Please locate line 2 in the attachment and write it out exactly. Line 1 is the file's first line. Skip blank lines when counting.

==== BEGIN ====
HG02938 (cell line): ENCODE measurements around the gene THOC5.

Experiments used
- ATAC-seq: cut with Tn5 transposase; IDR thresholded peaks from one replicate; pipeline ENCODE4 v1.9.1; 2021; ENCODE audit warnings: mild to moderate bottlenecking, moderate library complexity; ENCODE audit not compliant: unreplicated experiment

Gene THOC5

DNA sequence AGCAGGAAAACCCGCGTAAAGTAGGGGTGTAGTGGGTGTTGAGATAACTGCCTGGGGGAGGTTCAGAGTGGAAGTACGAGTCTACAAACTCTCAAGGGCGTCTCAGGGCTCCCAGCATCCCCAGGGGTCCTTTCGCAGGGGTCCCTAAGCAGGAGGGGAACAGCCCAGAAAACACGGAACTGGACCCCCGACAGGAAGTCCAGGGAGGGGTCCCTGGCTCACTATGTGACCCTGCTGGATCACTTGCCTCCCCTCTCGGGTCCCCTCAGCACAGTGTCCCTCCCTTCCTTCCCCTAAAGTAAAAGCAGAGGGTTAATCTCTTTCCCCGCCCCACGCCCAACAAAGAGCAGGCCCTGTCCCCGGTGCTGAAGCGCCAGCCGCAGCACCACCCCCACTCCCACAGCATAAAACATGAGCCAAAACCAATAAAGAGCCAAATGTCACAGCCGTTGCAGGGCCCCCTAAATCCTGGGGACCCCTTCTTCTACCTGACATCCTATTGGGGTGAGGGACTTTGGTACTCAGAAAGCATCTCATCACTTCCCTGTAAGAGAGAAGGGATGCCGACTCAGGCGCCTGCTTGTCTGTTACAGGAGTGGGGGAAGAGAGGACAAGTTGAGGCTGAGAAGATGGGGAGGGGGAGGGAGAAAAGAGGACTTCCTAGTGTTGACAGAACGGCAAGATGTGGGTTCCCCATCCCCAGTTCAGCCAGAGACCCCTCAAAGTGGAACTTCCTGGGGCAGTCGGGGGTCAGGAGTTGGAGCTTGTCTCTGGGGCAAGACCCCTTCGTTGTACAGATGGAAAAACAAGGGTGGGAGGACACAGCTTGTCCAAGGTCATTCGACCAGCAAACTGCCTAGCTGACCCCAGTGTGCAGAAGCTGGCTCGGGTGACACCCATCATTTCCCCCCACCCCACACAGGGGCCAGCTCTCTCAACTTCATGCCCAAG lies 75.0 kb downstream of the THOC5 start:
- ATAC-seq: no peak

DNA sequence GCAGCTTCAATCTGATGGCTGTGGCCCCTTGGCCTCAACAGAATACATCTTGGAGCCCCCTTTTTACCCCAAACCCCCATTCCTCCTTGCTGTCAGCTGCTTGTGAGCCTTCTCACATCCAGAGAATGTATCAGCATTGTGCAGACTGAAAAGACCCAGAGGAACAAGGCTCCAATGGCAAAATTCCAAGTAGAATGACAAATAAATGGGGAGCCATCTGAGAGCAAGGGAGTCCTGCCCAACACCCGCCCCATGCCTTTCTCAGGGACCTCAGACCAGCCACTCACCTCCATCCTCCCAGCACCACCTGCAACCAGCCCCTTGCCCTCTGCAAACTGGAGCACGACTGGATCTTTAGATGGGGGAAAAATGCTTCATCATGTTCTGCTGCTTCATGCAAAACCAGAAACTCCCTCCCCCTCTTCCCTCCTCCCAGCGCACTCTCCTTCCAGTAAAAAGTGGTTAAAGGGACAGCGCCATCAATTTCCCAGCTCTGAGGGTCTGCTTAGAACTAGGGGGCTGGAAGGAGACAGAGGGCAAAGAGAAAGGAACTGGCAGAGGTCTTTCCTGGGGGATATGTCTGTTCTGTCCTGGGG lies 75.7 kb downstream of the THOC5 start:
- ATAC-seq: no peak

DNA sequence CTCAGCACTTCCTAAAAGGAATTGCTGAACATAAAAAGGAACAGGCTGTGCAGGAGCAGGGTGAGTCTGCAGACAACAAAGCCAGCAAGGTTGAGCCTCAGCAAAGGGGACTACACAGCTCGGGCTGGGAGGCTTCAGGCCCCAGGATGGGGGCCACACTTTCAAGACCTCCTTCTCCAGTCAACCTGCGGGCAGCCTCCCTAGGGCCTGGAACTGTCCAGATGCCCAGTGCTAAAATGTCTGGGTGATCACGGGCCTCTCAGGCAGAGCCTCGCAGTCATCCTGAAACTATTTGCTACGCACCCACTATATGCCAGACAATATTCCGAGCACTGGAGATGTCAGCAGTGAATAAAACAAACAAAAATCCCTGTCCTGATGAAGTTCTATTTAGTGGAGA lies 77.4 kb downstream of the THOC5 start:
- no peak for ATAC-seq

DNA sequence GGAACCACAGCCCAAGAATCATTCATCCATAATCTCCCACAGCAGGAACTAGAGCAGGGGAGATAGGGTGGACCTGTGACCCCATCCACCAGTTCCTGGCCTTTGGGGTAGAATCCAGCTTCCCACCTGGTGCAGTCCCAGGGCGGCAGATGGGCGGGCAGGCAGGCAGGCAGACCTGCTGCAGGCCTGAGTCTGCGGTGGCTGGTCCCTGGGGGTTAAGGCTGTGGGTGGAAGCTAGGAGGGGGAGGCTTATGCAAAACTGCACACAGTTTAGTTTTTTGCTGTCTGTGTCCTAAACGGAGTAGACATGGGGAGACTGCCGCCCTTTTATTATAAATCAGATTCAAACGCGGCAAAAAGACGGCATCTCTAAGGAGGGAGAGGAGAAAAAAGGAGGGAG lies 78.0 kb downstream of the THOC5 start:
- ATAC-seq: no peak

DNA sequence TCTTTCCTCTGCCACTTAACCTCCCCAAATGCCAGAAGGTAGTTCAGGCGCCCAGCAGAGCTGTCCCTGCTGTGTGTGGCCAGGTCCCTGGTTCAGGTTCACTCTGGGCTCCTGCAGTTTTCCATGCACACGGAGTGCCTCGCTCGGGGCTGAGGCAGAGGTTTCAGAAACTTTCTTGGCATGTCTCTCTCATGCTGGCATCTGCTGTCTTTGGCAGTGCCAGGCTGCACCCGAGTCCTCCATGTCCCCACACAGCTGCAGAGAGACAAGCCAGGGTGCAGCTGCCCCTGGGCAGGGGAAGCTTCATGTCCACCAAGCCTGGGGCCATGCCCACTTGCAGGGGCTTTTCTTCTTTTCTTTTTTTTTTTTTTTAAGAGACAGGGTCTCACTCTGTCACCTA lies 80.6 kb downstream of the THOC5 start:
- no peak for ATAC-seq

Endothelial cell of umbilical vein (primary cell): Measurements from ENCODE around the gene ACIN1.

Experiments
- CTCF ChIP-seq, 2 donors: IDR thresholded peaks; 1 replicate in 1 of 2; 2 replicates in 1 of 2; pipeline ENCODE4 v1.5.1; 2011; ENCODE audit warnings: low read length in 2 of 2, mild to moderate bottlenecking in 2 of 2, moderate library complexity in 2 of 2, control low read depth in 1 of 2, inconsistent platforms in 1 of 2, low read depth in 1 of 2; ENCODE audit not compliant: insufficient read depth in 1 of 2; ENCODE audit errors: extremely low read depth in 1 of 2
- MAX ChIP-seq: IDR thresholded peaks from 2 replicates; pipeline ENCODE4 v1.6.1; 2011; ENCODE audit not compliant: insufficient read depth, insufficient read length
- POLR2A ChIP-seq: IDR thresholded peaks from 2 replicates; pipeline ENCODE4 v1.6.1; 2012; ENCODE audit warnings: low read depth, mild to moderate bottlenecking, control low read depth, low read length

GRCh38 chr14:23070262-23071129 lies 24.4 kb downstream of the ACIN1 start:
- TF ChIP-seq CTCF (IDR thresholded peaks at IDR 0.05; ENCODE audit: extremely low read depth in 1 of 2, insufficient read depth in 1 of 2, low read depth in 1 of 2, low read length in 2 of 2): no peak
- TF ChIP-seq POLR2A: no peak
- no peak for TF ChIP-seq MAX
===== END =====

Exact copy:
Experiments used